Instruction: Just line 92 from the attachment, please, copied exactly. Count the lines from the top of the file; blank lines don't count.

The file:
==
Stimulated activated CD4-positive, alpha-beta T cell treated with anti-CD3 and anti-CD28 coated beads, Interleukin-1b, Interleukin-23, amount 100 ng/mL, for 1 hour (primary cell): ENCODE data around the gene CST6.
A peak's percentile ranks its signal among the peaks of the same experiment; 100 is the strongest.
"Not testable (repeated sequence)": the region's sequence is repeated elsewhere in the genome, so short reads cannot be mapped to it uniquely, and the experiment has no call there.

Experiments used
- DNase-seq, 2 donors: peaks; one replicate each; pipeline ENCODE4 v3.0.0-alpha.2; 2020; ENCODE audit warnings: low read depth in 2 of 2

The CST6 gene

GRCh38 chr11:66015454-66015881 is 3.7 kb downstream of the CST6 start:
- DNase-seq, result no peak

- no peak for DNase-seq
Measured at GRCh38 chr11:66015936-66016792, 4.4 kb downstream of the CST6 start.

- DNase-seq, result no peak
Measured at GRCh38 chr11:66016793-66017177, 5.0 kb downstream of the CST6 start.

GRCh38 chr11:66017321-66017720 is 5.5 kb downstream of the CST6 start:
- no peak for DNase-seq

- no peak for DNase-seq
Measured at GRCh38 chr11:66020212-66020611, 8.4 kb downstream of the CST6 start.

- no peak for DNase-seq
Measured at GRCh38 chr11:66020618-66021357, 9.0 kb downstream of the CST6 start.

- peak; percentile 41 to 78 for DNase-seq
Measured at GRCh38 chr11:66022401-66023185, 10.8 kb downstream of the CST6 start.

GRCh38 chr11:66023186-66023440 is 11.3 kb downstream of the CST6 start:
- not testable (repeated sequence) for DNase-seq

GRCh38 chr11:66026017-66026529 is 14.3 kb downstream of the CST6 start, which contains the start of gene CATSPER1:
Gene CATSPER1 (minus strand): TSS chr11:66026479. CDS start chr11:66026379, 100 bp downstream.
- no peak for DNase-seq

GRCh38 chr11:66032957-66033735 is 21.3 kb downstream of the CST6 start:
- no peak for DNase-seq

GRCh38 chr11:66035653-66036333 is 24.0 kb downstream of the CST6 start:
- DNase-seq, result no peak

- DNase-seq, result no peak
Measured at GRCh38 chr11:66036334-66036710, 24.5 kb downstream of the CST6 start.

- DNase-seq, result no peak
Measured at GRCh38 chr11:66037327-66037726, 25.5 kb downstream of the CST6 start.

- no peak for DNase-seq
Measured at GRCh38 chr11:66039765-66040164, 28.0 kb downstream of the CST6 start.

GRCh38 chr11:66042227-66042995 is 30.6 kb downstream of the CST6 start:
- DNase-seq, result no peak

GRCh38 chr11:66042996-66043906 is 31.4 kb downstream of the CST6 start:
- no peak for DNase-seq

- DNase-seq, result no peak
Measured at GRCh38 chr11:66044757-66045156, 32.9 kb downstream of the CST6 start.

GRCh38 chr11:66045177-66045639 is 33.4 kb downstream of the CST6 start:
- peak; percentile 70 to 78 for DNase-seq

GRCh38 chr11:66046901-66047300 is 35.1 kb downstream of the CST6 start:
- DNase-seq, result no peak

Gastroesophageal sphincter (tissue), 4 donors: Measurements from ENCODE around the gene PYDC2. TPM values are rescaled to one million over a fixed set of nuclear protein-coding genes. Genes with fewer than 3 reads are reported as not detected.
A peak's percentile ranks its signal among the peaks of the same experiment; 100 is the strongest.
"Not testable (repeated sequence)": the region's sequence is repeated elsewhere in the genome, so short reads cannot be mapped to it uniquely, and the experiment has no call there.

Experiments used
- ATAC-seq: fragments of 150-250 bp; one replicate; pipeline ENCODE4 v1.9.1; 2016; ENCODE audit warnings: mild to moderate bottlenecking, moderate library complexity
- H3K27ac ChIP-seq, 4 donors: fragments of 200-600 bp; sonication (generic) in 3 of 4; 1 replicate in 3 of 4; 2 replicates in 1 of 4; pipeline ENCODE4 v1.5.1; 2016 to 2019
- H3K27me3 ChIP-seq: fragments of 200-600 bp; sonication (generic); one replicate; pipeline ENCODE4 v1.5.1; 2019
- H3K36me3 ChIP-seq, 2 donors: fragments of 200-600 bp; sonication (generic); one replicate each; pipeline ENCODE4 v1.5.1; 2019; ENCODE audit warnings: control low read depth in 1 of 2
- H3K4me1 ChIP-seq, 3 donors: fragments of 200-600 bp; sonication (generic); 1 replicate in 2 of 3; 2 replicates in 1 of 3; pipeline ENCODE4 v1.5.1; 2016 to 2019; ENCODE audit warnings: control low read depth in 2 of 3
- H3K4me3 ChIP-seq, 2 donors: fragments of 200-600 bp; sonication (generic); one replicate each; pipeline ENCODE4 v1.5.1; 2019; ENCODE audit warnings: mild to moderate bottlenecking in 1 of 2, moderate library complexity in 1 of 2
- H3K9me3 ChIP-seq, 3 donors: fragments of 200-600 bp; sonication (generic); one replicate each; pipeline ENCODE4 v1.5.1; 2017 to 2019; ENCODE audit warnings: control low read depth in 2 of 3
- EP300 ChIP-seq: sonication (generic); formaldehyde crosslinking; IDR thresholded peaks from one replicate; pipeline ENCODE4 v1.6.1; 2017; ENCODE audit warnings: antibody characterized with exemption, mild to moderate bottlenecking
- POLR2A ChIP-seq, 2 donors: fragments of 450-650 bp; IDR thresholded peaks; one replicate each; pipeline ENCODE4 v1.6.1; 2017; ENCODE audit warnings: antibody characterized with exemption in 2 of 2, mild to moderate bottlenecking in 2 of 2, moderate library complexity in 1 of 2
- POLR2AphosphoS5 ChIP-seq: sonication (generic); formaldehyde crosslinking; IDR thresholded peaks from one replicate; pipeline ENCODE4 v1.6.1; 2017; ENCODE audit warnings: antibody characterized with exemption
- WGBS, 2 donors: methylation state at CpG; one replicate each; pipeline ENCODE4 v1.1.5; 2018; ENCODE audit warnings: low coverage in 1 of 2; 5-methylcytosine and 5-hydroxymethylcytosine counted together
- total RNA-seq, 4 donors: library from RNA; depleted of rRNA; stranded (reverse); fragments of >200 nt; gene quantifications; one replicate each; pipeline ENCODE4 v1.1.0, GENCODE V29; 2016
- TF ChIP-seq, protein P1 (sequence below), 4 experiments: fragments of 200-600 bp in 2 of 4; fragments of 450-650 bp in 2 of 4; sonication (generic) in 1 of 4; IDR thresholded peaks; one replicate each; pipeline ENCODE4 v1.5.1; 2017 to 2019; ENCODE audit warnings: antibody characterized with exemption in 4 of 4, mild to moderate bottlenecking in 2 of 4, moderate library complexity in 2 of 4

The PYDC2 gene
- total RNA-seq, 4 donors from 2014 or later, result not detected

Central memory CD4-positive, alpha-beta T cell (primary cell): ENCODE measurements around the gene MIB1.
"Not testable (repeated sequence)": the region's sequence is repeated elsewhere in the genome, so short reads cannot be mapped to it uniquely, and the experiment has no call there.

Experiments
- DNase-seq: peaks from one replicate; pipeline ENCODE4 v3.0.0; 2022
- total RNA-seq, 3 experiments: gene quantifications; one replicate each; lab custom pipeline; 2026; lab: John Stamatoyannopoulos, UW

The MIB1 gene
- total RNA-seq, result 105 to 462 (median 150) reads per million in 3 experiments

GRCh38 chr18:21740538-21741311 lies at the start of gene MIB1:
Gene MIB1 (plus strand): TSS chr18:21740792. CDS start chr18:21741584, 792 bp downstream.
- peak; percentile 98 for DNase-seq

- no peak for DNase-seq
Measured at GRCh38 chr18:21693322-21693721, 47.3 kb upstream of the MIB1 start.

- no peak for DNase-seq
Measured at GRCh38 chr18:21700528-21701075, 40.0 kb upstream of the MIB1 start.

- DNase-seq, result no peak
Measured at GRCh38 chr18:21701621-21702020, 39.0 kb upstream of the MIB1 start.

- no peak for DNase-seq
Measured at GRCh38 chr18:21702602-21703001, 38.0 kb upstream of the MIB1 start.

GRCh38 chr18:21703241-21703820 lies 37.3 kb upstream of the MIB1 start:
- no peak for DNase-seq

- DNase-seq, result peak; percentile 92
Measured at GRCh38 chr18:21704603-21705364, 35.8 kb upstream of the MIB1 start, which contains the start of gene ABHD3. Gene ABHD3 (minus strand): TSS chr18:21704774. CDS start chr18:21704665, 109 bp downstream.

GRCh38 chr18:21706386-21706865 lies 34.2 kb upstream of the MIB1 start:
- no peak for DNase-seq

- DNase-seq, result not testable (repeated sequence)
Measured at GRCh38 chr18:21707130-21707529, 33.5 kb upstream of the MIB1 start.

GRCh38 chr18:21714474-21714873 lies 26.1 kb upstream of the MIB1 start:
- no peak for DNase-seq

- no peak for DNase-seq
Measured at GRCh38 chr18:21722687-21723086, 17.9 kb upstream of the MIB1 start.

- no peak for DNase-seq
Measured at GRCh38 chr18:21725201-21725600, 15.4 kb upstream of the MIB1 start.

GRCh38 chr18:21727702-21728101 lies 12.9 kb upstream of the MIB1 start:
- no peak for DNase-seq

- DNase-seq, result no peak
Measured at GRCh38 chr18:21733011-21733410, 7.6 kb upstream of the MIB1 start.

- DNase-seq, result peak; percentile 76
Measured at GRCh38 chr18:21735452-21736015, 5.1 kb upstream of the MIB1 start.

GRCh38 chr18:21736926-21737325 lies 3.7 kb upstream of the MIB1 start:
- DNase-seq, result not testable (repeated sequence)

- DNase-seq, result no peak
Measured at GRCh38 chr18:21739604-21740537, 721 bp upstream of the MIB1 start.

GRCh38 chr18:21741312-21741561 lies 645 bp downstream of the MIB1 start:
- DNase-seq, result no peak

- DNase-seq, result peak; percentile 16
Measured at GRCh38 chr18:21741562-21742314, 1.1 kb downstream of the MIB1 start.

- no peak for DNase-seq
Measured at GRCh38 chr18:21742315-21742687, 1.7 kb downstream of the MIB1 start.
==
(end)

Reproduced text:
- no peak for DNase-seq